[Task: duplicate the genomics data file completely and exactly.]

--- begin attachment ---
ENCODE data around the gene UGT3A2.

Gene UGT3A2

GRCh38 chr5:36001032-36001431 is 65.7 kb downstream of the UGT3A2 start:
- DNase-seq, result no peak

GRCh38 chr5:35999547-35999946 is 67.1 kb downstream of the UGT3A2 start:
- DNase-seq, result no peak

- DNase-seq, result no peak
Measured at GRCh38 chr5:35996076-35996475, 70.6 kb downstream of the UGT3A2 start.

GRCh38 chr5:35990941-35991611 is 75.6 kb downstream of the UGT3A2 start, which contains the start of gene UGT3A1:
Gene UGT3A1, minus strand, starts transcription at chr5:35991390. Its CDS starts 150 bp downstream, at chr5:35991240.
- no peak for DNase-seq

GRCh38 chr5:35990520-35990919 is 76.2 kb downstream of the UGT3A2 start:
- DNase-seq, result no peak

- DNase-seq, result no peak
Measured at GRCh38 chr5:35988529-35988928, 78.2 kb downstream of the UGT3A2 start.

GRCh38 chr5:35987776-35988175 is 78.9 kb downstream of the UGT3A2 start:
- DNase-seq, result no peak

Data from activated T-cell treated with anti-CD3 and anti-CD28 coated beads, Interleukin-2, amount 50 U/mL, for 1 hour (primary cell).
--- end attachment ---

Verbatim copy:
ENCODE data around the gene UGT3A2.

Gene UGT3A2

GRCh38 chr5:36001032-36001431 is 65.7 kb downstream of the UGT3A2 start:
- DNase-seq, result no peak

GRCh38 chr5:35999547-35999946 is 67.1 kb downstream of the UGT3A2 start:
- DNase-seq, result no peak

- DNase-seq, result no peak
Measured at GRCh38 chr5:35996076-35996475, 70.6 kb downstream of the UGT3A2 start.

GRCh38 chr5:35990941-35991611 is 75.6 kb downstream of the UGT3A2 start, which contains the start of gene UGT3A1:
Gene UGT3A1, minus strand, starts transcription at chr5:35991390. Its CDS starts 150 bp downstream, at chr5:35991240.
- no peak for DNase-seq

GRCh38 chr5:35990520-35990919 is 76.2 kb downstream of the UGT3A2 start:
- DNase-seq, result no peak

- DNase-seq, result no peak
Measured at GRCh38 chr5:35988529-35988928, 78.2 kb downstream of the UGT3A2 start.

GRCh38 chr5:35987776-35988175 is 78.9 kb downstream of the UGT3A2 start:
- DNase-seq, result no peak

Data from activated T-cell treated with anti-CD3 and anti-CD28 coated beads, Interleukin-2, amount 50 U/mL, for 1 hour (primary cell).